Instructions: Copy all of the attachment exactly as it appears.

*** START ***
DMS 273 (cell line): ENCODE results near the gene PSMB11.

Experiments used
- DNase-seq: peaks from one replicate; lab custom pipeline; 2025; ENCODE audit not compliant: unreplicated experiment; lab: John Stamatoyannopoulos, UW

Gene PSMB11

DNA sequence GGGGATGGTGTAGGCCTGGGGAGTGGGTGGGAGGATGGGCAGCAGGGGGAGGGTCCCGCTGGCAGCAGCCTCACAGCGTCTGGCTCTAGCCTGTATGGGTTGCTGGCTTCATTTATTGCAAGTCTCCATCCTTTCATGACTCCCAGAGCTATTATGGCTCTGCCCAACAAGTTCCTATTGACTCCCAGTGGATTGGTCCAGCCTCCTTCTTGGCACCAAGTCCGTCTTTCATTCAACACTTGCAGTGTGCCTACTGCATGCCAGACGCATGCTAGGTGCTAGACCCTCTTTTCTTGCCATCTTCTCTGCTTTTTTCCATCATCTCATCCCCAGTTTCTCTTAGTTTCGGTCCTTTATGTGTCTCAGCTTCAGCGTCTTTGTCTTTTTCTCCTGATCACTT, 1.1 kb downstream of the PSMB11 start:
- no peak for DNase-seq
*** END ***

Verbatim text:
DMS 273 (cell line): ENCODE results near the gene PSMB11.

Experiments used
- DNase-seq: peaks from one replicate; lab custom pipeline; 2025; ENCODE audit not compliant: unreplicated experiment; lab: John Stamatoyannopoulos, UW

Gene PSMB11

DNA sequence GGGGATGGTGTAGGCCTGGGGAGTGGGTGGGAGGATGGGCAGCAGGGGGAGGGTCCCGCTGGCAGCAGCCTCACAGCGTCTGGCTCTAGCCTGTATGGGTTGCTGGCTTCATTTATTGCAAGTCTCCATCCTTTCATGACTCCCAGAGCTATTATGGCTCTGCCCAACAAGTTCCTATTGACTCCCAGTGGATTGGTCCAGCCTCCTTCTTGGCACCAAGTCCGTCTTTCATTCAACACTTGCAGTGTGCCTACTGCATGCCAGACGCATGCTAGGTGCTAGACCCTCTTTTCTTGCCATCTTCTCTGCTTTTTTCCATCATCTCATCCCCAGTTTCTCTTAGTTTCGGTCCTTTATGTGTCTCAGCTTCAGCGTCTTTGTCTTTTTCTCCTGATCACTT, 1.1 kb downstream of the PSMB11 start:
- no peak for DNase-seq